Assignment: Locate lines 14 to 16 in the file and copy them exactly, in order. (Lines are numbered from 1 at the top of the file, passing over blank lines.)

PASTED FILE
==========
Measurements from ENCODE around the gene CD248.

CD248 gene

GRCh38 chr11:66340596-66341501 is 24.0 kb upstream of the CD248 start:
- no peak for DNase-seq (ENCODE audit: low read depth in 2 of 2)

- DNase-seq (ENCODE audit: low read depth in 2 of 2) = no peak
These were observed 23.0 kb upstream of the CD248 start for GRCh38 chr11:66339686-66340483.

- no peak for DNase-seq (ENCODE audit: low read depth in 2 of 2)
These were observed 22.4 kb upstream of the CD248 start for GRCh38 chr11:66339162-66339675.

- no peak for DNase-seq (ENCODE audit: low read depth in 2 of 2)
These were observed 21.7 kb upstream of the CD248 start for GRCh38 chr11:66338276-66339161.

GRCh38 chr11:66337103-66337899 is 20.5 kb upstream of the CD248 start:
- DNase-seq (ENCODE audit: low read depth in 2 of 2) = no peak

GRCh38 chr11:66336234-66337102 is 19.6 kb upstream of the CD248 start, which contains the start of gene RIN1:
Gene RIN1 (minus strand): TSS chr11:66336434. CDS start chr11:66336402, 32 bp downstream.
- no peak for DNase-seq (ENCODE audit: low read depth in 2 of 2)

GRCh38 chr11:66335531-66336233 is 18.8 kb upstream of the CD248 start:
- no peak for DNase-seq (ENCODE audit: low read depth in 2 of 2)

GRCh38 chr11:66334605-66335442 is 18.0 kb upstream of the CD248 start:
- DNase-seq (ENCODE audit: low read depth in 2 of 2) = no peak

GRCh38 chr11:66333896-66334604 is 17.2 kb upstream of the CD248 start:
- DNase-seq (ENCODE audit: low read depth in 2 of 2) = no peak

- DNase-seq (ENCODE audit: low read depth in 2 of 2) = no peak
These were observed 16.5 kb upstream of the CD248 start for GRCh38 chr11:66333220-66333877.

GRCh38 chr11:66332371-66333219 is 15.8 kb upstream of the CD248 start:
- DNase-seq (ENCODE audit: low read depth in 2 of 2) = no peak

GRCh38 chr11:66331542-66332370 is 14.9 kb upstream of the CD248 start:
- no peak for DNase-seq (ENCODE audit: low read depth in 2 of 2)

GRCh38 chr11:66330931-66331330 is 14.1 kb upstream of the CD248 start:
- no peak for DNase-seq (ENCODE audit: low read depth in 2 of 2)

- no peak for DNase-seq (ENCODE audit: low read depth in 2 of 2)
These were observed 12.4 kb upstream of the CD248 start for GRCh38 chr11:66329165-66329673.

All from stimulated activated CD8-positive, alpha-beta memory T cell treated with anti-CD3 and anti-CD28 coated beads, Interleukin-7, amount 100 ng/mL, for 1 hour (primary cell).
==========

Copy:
Gene RIN1 (minus strand): TSS chr11:66336434. CDS start chr11:66336402, 32 bp downstream.
- no peak for DNase-seq (ENCODE audit: low read depth in 2 of 2)

GRCh38 chr11:66335531-66336233 is 18.8 kb upstream of the CD248 start: